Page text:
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The Voice of Canada’s growing pellet sector
  • Video: Heating with Wood Pellets

    Heating with wood pellets is an effective way to help in the fight against climate change.

  • Video: Wood Pellet Association of Canada

    Existing coal plants can be cost-effectively repurposed to use wood pellet fuel to help the environment and reduce air pollution.

  • Pellets

    Made from renewable forest byproducts and unmerchantable material, wood pellets from Canada provide a renewable, sustainable fuel source for generations to enjoy. | Read More

  • Sustainable

    Only 9% of the world’s forest are certified. Over 42% of them are in Canada, making it an ideal source for sustainable wood pellets. | Read More

  • Renewable

    WPAC members rely on sawmill waste and forest harvest residuals for the bulk of their fibre supply, allowing 100% resource use. | Read More

  • Fossil Fuel Alternative

    Whether on their own or co-fired with coal, wood pellets provide a lower carbon footprint and renewable energy source. | Read More

  • Innovative

    WPAC continues to support R&D in key wood pellet areas like safety, efficiency, fuel stability, energy content and more. | Read More

By Gordon Murray

At the Wood Pellet Association of Canada (WPAC), we advocate on behalf of our membership. Here are some of our recent activities:

WPAC social media campaign – wood pellet heating
Last fall, WPAC and the marketing team at Shaw Resources, Dan Coffey and Sue Hoyt, with financial support from Forestry Innovation Investment, co-ordinated a four-week social media campaign on wood pellet heating. The campaign ran from Oct. 8 to Nov. 5, using Facebook and Instagram. Both English and French advertisements targeted all of Canada except for the largest cities with natural gas grids. Campaign results included:

Main social media platform responses: Facebook
  • Total impressions: 465,941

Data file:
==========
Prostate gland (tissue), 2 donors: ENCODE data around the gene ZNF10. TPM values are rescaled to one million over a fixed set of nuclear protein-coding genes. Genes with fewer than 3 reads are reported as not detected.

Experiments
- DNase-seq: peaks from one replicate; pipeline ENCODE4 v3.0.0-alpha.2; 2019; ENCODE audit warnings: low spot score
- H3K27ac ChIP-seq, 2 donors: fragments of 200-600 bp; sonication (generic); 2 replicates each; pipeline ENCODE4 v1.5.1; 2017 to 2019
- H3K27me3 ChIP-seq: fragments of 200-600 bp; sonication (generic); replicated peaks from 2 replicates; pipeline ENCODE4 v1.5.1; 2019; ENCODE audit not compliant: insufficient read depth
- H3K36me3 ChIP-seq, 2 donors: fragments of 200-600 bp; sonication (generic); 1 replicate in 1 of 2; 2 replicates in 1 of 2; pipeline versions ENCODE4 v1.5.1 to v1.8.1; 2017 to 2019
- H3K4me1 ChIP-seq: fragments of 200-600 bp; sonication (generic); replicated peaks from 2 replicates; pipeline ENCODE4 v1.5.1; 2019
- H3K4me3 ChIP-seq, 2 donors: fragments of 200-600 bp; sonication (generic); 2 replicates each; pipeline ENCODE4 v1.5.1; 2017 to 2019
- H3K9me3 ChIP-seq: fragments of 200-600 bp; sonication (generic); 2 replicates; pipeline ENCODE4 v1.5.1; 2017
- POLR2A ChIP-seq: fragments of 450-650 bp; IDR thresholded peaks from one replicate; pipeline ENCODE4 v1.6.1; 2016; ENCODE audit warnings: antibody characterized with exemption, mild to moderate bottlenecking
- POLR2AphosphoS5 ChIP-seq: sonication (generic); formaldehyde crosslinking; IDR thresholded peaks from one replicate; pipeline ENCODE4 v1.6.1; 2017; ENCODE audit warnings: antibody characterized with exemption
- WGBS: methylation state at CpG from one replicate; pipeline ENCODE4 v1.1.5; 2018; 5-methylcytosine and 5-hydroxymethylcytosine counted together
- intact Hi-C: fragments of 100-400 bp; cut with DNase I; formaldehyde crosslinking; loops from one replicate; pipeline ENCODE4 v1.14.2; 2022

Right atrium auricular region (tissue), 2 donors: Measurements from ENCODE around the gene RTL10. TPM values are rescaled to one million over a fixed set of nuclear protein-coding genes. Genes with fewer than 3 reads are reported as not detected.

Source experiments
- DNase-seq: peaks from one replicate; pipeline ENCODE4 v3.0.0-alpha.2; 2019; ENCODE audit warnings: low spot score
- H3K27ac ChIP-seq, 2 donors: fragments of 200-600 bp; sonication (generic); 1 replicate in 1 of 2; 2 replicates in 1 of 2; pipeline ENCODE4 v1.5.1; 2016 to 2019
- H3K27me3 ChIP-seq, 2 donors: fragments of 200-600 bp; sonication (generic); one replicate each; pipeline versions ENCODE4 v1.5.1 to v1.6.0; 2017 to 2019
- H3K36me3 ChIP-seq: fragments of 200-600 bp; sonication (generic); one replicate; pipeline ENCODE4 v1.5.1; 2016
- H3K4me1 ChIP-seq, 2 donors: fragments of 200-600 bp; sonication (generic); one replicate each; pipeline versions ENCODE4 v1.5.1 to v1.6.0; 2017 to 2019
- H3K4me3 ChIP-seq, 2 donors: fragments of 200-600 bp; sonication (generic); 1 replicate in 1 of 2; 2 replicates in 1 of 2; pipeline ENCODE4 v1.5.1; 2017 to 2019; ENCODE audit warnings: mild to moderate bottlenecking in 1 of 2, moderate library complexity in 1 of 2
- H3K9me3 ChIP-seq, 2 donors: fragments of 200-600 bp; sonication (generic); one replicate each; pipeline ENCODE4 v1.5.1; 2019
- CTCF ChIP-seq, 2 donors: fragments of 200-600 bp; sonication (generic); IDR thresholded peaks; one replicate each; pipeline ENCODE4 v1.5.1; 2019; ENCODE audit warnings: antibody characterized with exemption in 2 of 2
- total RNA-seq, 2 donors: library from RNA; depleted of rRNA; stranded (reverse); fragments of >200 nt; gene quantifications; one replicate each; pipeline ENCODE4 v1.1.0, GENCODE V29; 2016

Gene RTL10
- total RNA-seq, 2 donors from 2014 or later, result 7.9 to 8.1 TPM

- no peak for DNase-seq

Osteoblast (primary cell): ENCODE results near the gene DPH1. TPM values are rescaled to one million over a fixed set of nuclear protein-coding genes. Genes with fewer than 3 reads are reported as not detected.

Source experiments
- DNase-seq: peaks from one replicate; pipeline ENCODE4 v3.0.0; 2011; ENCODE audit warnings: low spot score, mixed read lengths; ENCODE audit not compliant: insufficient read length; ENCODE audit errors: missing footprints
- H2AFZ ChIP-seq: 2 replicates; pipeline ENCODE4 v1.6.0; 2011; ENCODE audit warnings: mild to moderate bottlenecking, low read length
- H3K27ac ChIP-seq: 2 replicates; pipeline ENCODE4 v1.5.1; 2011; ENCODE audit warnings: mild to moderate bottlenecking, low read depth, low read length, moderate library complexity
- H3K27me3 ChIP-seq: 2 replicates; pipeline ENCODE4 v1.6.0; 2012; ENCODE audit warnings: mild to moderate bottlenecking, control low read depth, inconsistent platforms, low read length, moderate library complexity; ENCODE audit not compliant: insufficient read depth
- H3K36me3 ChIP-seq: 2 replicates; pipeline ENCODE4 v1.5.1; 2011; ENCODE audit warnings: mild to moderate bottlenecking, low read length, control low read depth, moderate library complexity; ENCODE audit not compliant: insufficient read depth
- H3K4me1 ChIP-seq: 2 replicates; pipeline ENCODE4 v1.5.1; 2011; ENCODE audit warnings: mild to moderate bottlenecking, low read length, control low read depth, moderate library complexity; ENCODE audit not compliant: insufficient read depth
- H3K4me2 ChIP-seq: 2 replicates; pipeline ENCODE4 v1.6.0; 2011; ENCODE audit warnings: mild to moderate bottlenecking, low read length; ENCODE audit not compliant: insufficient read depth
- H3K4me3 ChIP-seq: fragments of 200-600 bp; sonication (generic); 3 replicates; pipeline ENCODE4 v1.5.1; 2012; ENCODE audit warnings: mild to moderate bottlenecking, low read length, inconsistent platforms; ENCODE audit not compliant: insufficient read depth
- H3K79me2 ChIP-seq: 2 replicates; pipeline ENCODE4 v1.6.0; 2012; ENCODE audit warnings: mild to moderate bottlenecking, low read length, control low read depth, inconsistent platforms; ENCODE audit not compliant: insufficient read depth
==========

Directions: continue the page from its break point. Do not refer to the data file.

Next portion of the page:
• Website page views: 7,677
  • Unique users: 4,111
  • Increase in website traffic over previous four weeks: 1,000 per cent
  • Increase in website traffic over same four weeks in prior year: 2,000 per cent
  • Top English language provincial activity: Ontario – 29 per cent; Nova Scotia – 19 per cent; British Columbia – 13 per cent
  • Top French language provincial activity: Quebec – 90 per cent; New Brunswick – 9 per cent
  • Significant conversation on the pros and cons of wood pellets
  • Most popular page viewed: Job Smart
  • Positive comments: Love wood pellet stove; Easy to use; Safer than wood stove; Circulates heat well and evenly; Saves money; Cheaper than alternatives.
WPAC members can request the full campaign report.

During 2019, WPAC is planning to co-operate with the Quebec Wood Export Bureau on a comprehensive Canadian wood pellet market study for our membership. We will involve members in designing the study.

Safety session during European Pellet Council general assembly
WPAC’s Safety Committee includes members from most Canadian wood pellet producers. Since 2014 we have made remarkable progress in making our industry safer and improving our relationship with safety regulators.

One of our recent goals has been to collaborate with other international wood pellet trade associations on the topic of safety. To that end, on Nov. 15, I, along with Scott Bax, senior vice-president of operations for Pinnacle Renewable Energy, led a safety session during the European Pellet Council’s general assembly in Hanover, Germany. The session featured presentations and videos on the Canadian wood pellet safety journey and a workshop and quiz on the topic of combustible dust mitigation. We used a combustible dust video produced by WorkSafeBC, which, due to popular demand, was subsequently translated into German by WorkSafeBC for distribution to a European audience.

WPAC presentation to House of Commons ENVI Committee
The House of Commons Standing Committee on Environment and Sustainable Development is a permanent committee, comprising nine members of parliament (Liberals, Conservatives and NDP), established by the standing orders of the House of Commons in Ottawa. The committee’s mandate is to examine, inquire and report on matters related to the environment and sustainable development.

The Committee invited WPAC to present on the topic of clean growth and climate change in Canada. On Dec. 11, I discussed the global and Canadian wood pellet industry, the nature of our raw material supply, our growing exports, and how, with more regulatory support, our industry could play a greater role in reducing Canada’s GHG emissions – both in repowering coal power plants and in domestic and commercial heating – and in doing so, provide even more well-paying jobs, especially in rural areas.